Ping pong famously brought the Chinese and US together during the Cold War, while America sent athletes to Russia and Iran in past times of tension.
Could love of the round ball help smooth the often choppy waters in North Asia?
Bringing North Korea and its neighbours together is a feat of diplomacy at the best of times, especially if Pyongyang is lobbing missiles around the region.
But next year Australia will host North Korea, South Korea and Japan together in one place – on the football field for the 2015 AFC Asian Cup.
The draw was announced on Wednesday for the 15 nations, including Australia, who qualified for the tournament.
Japan, North and South Korea aren’t the only countries who could face off in awkward circumstances depending how the cup plays out.
A lot could be riding on a match between China and Japan, given they’re engaged in a territorial dispute over a string of remote islands.
Iran and Iraq may be friendly now, but their shared past is anything but amicable.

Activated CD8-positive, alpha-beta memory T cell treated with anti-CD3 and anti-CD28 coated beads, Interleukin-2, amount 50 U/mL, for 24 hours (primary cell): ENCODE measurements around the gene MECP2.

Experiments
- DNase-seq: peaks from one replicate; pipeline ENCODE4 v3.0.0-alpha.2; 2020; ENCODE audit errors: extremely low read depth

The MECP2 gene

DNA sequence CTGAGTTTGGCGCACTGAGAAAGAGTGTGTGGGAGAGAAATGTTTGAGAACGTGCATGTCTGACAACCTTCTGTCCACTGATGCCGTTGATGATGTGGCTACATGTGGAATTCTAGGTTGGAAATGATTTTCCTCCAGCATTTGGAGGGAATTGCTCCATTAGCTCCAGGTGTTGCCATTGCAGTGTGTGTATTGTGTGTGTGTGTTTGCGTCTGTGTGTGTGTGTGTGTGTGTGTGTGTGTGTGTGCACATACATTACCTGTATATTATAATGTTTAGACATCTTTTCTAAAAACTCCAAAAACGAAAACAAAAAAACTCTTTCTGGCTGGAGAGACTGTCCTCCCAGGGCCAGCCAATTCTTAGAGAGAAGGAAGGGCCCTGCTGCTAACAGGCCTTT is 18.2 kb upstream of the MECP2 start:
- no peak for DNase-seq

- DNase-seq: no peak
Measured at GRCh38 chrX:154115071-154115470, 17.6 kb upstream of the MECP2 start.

Even South Korea and Japan, united in a common foe, needed US President Barack Obama to broker talks this week to try and get their frosty relationship back on track.
Soccer alone can’t heal these wounds, most of which have festered on and off for decades.
Nonetheless, the Australian government on Thursday welcomed the opportunity to unite the region “through the common language of sport”.
Foreign Minister Julie Bishop noted that sport diplomacy provided a “unique opportunity” to broaden and deepen Australia’s engagement with Asia.
In a statement, she said Australia would use its role as host to further promote local businesses and “enhance relationships” across the region.
Games played in five cities across the country next January.